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Civl Embedding into Boogie

Layered Concurrent Programs

Introducing and Hiding Variables

Refinement Checking

Mover Types

Invariants

Linear Typing and Permissions

Summarizing Asynchrony

Civl Embedding into Boogie

Civl is an extension of Boogie. In Boogie, (almost every) abstract syntax tree node can be annotated with attributes of the form {:attr e1, e2, ...}, where attr is the attribute name and e1, e2, ... are expressions (denoting parameters of the attribute). Civl programs are embedded in Boogie using attributes. This section provides a brief overview of Civl’s constructs and how they are expressed using attributes.

Running boogie -attrHelp prints all supported attributes.

Types, Functions, Constants

Types, functions, and constants are declared just as in Boogie.

Global Variables

Global variables have a layer range.

var {:layer 0,10} x:int;

Global variable x is introduced at layer 0 and hidden at layer 10. We call 0 the introduction/lower layer of x, and 10 the disappearing/upper layer of x.

Actions

Atomic actions are the building blocks of a Civl program, encapsulating all accesses to global variables. Introduction actions are a particular kind of action used to give meaning to introduced variables.

Atomic Actions

An atomic actions has a mover type and a layer range. The mover type is either :atomic (non-mover), :right (right mover), :left (left mover), or :both (both mover). The body of an atomic action consists of a sequence of assert commands, called the gate, followed by a loop-free call-free block of code, denoting a transition relation.

procedure {:atomic}{:layer 2,5} FOO (i: int) returns (j: int)
modifies x;
{
  assert x > 0;
  j := x;
  x := x + i;
}

Atomic action FOO is available from layer 2 up to layer 5 (introduced at layer 2 and disappearing at layer 5). The gate of FOO is x > 0, and the transition relation states that output parameter j returns the current value of global variable x, and the value of input parameter i is added to x.

Atomic actions support backward assignments.

p  := {:backward} x;

Introduction Actions

An introduction action has a single layer number (and no mover type).

procedure {:intro}{:layer 2} BAR (...) returns (...)
{
  ...
}

Yield Invariants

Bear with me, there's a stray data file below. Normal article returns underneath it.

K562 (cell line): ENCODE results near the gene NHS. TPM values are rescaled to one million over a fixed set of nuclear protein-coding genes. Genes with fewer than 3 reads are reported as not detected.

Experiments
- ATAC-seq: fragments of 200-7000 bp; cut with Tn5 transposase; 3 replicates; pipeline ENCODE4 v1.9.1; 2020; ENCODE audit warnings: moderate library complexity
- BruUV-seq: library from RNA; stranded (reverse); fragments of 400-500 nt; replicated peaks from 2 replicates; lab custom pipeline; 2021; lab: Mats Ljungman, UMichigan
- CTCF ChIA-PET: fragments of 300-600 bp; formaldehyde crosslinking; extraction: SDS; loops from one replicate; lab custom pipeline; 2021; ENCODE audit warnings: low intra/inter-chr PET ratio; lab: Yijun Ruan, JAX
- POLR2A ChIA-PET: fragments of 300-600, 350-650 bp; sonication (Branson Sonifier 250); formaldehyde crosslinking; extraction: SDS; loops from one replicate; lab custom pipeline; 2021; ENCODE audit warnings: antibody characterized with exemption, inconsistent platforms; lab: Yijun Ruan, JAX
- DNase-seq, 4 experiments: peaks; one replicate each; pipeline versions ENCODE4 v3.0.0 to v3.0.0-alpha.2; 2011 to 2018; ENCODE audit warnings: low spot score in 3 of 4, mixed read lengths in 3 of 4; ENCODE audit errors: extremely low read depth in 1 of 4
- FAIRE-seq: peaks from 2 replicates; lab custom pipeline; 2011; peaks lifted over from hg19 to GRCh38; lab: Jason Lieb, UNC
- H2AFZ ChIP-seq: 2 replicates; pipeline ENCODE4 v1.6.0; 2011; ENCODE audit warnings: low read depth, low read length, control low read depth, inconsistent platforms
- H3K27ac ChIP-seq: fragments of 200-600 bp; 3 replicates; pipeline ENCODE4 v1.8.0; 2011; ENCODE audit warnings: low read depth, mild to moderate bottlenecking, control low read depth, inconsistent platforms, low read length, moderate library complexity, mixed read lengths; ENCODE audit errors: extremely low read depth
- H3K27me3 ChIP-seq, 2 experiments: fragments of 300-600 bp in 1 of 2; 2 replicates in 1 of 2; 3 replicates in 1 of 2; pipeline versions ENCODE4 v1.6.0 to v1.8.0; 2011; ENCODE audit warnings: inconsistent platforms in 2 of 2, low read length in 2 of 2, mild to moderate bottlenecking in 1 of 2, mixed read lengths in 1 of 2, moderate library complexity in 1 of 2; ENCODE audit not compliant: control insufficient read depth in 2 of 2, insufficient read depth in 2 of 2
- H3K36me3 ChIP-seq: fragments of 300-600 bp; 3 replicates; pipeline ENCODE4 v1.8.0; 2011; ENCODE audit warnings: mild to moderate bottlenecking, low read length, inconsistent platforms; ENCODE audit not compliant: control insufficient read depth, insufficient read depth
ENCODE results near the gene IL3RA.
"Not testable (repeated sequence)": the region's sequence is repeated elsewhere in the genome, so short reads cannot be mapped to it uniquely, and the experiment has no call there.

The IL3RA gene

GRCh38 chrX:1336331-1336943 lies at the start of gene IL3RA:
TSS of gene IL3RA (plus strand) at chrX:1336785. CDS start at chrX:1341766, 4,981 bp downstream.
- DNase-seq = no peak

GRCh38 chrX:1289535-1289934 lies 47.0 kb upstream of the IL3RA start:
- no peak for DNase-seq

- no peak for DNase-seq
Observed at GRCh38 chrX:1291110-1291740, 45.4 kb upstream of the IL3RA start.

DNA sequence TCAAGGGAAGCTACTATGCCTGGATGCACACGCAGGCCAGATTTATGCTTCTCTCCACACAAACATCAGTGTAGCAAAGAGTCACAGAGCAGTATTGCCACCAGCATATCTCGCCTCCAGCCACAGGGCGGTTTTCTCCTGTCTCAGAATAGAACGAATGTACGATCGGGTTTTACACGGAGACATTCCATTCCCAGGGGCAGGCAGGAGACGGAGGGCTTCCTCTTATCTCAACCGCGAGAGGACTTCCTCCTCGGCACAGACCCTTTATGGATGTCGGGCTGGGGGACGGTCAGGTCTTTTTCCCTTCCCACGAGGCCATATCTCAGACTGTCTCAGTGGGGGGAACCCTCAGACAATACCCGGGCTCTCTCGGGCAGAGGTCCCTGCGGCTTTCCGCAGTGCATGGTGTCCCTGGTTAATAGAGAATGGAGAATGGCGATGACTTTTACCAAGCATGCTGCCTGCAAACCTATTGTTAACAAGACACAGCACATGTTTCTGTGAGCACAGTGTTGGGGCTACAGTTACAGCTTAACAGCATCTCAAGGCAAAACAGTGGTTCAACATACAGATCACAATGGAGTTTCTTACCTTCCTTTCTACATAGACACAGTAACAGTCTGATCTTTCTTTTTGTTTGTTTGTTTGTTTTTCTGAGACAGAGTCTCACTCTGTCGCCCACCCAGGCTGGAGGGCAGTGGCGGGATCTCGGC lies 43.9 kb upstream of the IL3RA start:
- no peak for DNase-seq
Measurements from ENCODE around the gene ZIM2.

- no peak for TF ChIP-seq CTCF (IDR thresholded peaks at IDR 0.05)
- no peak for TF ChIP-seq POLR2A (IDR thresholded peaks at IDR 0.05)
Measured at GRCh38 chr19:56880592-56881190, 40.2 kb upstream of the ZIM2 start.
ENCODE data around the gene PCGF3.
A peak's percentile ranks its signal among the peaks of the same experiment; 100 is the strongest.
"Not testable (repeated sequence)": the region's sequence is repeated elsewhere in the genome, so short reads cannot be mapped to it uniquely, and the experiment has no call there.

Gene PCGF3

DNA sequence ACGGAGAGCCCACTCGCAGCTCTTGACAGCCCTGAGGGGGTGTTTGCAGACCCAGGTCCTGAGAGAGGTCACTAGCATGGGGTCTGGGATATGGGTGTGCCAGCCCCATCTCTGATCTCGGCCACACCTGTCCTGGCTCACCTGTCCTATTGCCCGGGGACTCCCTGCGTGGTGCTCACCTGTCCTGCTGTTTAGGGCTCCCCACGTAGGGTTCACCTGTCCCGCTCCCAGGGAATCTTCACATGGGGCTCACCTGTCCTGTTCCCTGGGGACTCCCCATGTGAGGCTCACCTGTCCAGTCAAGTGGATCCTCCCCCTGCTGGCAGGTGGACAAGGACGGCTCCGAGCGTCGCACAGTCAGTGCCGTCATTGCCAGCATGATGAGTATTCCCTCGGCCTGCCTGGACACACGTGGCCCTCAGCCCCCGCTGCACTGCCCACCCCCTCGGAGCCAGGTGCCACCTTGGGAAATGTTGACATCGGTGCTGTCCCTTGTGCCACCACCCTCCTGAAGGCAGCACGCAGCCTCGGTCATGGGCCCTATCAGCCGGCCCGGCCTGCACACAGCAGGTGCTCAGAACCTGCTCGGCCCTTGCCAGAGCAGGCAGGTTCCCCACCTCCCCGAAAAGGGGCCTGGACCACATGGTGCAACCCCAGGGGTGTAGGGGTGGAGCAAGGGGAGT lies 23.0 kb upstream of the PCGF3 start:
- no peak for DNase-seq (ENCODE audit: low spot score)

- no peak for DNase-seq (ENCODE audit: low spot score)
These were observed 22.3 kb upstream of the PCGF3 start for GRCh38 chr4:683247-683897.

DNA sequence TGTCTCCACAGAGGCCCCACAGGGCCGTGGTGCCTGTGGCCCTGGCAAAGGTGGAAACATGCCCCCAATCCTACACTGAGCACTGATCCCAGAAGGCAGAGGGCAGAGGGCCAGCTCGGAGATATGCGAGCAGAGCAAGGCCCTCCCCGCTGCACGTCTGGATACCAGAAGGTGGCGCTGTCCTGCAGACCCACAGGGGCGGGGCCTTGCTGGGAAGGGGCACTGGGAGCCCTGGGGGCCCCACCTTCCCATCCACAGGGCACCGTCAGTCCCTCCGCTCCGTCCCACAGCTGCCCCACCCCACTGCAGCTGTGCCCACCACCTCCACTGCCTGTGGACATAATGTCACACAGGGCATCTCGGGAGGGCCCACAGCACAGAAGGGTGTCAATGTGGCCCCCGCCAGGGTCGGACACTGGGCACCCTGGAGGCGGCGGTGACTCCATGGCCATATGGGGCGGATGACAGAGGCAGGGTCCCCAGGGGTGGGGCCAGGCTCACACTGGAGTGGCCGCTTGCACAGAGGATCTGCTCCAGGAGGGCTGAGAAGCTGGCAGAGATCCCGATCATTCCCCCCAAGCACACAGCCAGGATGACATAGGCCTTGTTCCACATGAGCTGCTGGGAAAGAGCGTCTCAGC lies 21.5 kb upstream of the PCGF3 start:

A yield invariant has a layer number and a sequence of requires clauses (but no body).

procedure {:yield_invariant}{:layer 1} yield_x(i: int);
requires i <= x;

Yield invariant yield_x states that global variable x is greater than or equal to parameter i.

Yielding Procedures

Yielding procedures (identified by the :yields attribute) describe the actual concurrent program. There are two kinds: action procedures that get summarized by atomic actions, and mover procedures that get summarized by pre/postconditions.

Action Procedure

An action procedure has a disappearing layer and a refined atomic action. The modifies clause is implicit and contains all global variables.

procedure {:yields}{:layer 1}{:refines "FOO"} foo (...) returns (...);

Action procedure foo disappears at layer 1 and refines the atomic action FOO.

If no :refines attribute is given, then the procedure is called a skip procedure which refines the implicitly declared atomic action SKIP.

procedure {:both}{:layer 0,∞} SKIP () { }

Mover Procedure

A mover procedure has a disappearing layer and a mover type. The modifies clause has to be provided.

procedure {:yields}{:layer 1}{:right} foo (...) returns (...);
modifies ...;

Implementations

The implementations (i.e., bodies) of yielding procedures support the following additional commands.

Specifications

Every precondition, postcondition, assertion, and loop invariant is annotated with a sequence of layer numbers ({:layer l1, l2, ...}).

Yield invariants can be invoked in calls, parallel calls, as preconditions (:yield_requires), postconditions (:yield_requires), and loop invariants (:yield_loop).

Parameters

Every input and output parameter of a yielding procedure has a layer range. Implicitly, it ranges from the lowest layer up to the disappearing layer of the procedure. A different layer range can be assigned to every parameter using the :layer attribute.

Parameters of action procedures can be annotated with :hide to declare that the parameter does not occur in the refined atomic action.

Refinement

A call can be annotated with :refines.

Every loop is either non-yielding or yielding (denoted with :yields on a loop invariant).

Loops might be annotated with :cooperates.

Lemma Procedures

Lemma procedures support the injection of (unverified) facts and proof hints. In particular, this is a useful alternative to global quantified axioms.

procedure {:lemma} Lemma_add_to_set (x: X, set: [X]bool);
requires !set[x];
ensures card(set[x := true]) == card(set) + 1;

The lemma procedure Lemma_add_to_set states the fact about set cardinality, that adding an element to a set increases the sets cardinality by one.

Layered Concurrent Programs

Civl takes as input a layered concurrent program. A layered concurrent program represents a sequence of concurrent programs, from most concrete (e.g., a low-level implementation) to most abstract (e.g., a high-level specification). Civl verifies a layered concurrent program by verifying each layer and the connection between adjacent layers separately.

In this section we show a basic example to explain how a layered concurrent program represents a sequence of increasingly simpler concurrent programs. Understanding this foundational aspect of Civl will make it easier to understand everything explained later.

A Simple Layered Concurrent Program

var {:layer 0,2} x: int;

procedure {:intro} {:layer 0} Intro_x(val: int)
modifies x;
{ x := x + val; }

procedure {:yields} {:layer 0} {:refines "AtomicIncr"} Incr(val: int)
{
  call Intro_x(val);
}
procedure {:left} {:layer 1} AtomicIncr(val: int)
modifies x;
{ x := x + val; }

procedure {:yields} {:layer 1} {:refines "AtomicIncrBy2"} IncrBy2()
{
  par Incr(1) | Incr(1);
}
procedure {:layer 2} {:atomic} AtomicIncrBy2()
modifies x;
{ x := x + 2; }

procedure {:yields} {:layer 2} Main()
{
  call IncrBy2();
}